From contributor B:
I am not recommending one thing over another, but there are a couple of alternatives to leasing. I bought an Altendorf slider direct through my machinery distributor by paying 1/3 up front, and dividing the balance over 3 months. No leasing, bank loan, no interest charges, but that was only $20k. There are also machinery lines of credit through the bank. I believe you need to be aware of the write-off of payments and the ability to depreciate the equipment. I am old school, and leases and loans are a monkey on my back, although I have done both. Right now I own everything, but I want another CNC machine and I'm trying to figure a way to make it happen.

From contributor A:
I'm a one man shop. With the way the economy is right now, I'd think long and hard about anything other than cash. I could close up shop for 6 months and not be any worse for it. But if I had a lease payment, I would not have that option. Do it like grandma. Save up and pay cash.

But if you have that much work to do, and have signed contracts to x number of widgets, and you could go to your local bank and show them contracts for the widgets, then I might take out a loan to buy machines to make the widgets. But only if the ROI was at least break even within the term of the initial contracts I had signed. I would forgo any profit and consider the machine purchase my profit on that job.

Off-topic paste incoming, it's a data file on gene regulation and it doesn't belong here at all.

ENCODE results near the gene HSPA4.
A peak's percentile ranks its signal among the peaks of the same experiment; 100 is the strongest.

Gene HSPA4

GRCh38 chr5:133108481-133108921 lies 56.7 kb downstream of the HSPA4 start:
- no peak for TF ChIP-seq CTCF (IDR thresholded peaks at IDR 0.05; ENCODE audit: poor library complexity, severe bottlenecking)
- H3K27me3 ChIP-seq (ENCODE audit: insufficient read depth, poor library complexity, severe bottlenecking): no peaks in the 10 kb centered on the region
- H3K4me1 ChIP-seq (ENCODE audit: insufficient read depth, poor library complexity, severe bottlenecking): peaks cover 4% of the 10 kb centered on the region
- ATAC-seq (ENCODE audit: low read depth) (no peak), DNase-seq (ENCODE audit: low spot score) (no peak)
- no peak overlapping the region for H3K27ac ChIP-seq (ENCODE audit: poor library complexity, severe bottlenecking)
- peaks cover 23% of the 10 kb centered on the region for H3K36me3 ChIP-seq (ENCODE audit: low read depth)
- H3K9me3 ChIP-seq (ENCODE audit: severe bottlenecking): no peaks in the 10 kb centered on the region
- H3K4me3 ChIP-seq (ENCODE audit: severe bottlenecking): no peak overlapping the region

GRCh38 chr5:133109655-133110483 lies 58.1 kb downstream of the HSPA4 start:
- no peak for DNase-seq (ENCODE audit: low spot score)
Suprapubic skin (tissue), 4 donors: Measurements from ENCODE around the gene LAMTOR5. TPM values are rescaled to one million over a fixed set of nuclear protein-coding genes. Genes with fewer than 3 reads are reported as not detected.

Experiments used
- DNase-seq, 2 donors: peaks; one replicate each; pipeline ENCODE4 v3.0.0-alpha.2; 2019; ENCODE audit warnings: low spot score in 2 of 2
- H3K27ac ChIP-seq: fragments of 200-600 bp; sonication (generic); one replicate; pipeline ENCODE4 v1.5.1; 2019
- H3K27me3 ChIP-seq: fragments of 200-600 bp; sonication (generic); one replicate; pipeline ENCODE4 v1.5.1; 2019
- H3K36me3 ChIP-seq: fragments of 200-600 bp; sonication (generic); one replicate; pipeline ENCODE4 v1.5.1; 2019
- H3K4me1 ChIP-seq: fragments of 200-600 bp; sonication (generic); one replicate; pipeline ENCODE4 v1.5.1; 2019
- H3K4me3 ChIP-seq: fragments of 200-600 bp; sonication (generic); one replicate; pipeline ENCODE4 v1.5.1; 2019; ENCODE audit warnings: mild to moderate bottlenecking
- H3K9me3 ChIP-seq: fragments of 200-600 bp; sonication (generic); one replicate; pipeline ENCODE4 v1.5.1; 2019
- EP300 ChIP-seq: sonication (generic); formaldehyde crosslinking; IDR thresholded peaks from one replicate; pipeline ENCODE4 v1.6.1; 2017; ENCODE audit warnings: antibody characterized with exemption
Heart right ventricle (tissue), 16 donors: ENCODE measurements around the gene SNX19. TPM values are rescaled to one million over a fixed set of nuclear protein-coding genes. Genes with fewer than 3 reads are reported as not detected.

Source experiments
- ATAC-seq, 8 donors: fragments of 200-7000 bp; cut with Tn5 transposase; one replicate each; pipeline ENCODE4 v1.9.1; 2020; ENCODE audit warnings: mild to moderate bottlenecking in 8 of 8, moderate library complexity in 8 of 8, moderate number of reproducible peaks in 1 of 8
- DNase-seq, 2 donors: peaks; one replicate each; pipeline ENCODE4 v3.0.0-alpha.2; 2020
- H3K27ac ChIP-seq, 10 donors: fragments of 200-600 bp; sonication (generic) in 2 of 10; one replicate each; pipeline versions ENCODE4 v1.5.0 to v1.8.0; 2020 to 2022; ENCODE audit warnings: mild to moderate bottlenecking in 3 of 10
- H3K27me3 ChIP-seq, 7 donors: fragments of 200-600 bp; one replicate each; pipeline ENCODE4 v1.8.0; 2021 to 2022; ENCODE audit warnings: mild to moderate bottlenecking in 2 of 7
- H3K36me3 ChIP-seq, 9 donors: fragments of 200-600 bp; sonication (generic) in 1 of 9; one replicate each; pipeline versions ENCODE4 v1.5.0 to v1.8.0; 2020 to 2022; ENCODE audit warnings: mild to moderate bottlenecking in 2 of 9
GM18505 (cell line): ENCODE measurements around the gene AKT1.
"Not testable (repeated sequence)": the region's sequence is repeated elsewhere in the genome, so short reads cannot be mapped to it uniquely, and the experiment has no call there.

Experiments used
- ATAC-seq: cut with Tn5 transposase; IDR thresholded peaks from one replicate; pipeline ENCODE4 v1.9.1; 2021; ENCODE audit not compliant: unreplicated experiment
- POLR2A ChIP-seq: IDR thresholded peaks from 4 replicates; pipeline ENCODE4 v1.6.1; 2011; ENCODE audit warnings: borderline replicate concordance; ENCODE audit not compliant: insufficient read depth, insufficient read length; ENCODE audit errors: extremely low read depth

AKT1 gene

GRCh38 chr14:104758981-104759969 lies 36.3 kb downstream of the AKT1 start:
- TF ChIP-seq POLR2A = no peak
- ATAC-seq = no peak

But on pure speculation of future jobs, no lease, no loan. Save and pay cash.

From the original questioner:
Thanks for all the responses. I've always been the "save for it" kind of shop. Like contributor A, I own everything including the shop building, so leasing is kind of a foreign idea to me. I guess the next stop will be the accountant/financial guy to see which way looks best from that point of view.

From contributor U:
If you can get the money from a bank because you have good credit, then I would look at the total payback between the lease and the bank. With my bank it is simple interest, so I can make a larger payment than required and lessen the interest charges. With a lease you owe the total amount even if you pay it off next week. It is easier to get money from a lease company but not necessairly less expensive.

From contributor L:
Make the list and take it to the bank, show an amount of your risk (down payment) and you will be shocked as to how much the bank will save you vs. a leasing company.

The most important thing is to step back and look at what you need to be more productive for a certain timeframe. Our's is going to be five years. Take a note out for those five and buy what you need and term it out. We are watching hand power tools, trucks and machines reach their max in our high production environment and determined an outlay for the next five years and it will replace all that worn out stuff. The monthly payment will be offset just in what it is taking to keep the slider cutting square every two weeks.

From contributor Y:
I've looked at leasing several times for major items. It was always more expensive than a bank loan. If I do well I can pay down the bank loan quicker. Not true with leases. If I don't do well, I can renegotiate the terms with the bank - not true with most leases.

"Definition of lease - A written agreement under which a property owner allows a tenant to use the property for a specified period of time and rent."